During the Design Lecture-Oranda Design Afternoon in Tokyo at Tokyo Designers Week, the question hanging in the air was ‘What is Dutch Design?’
'What makes Dutch Design Dutch Design?' Is it being 'down to earth’? It may be difficult to answer this question, perhaps because of this Dutch nature of being 'down to earth', what can one actually explain about being 'down to earth'?
What is Dutch Design? What makes Dutch Design Dutch Design? These were the central questions during the Design Lecture-Oranda Design Afternoon on 2 November in 21-21 Design Sight during Tokyo Designers Week. The big number of visitors showed that many are interested in Dutch Design – the Japanese are curious about what is behind this Dutch Design, what is the concept, what are the motives, where does it originate from?
Hester Swaving from Premsela, Dutch Platform for Design and Fashion, began with explaining about the nurturing environment that has helped Dutch Design take off. She emphasized the high level of the education one can find for instance at the Design Academy Eindhoven.
Product designer Chris Kabel, known for his designs like 'Shady Lacy' for Droog gave the audience a peek into a cupboard that was filled with his designs. A ceramic water cooker, bubble shaped glass lamps and chandeliers that work on gas. Through his work one could easily feel his urge to create and recreate, use and reuse images, discovering new possibilities. His solutions are simple, modest and practical. His explanation of how he came up with his blue gas chandelier with the GAZ gas container was a perfect example of tackling a problem with a down to earth approach. And that is perhaps one part of the answer to the question, 'What makes Dutch Design Dutch Design?' For people like Kabel it may be difficult to answer the question, perhaps because of this Dutch nature of being 'down to earth', 'practical', what can one actually explain about being 'down to earth'? But how about the 'twist' that Dutch Design is famous for? The remarkable match, 'down to earth with a twist' can be found in the word 'relative'; don't make things bigger than they are.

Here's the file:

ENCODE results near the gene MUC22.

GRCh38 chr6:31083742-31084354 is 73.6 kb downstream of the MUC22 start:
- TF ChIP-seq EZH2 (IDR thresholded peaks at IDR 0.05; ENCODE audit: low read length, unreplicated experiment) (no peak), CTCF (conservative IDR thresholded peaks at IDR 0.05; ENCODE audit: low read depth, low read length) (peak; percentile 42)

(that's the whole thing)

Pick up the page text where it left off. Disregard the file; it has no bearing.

Hugo van den Bos, strategy director of graphic design studio Koeweiden en Postma showed a reel with house styles and logo designs. 'Dutch design is simple and powerful', he noted. Through his presentation his message was 'Dare to not listen to the client, follow your own instinct as a designer.' A clear example of this approach was the design for the series of book covers for the American-Jewish writer Philip Roth. The publisher was hesitant towards mentioning the Jewish background of the writer. Koeweiden en Postma however thought the opposite. The final design shocked the publisher but was loved by Roth. He further noted that the dominance of Western visual language should make room for other cultural influences. Van den Bos showed some examples of how Arabian patterns and designs were used and redefined. Also their cooperation with a studio from India for an upcoming design congress had led to a new approach. He called upon Japanese design studios to start a similar cross collaboration with Koeweiden en Postma.
The last speaker was author and journalist Tracy Metz. She emphasized the relationship between the way the Dutch shaped the country and design: simple and functional. She explained that the education encourages work between disciplines which stimulates a more conceptual perspective. As an example she mentioned Droog and its cooperation with the Technical University in Delft. She told that the Dutch government is very willing to support initiatives and provide subsidies to promote Dutch Design. 'It comes down to mentality', she said. In the recent years Dutch designers have rediscovered their heritage and their nation’s history. Century old designs are being recreated. Metz saw a tendency that designers create very expensive design in limited editions but on the other hand she recognised the development of democratic design, where for example the chair of KesselsKramer is no more that a metal cube. The customer receives a hammer with which he can shape the cube to his own favourite model chair. And what about the 'twist' in Dutch Design? 'The Dutch have the ability to make fun of themselves. Also it's a matter of combining things that usually don't combine at all. Dutch designers are good in using materials that look worthless. The designers give them a new value.'
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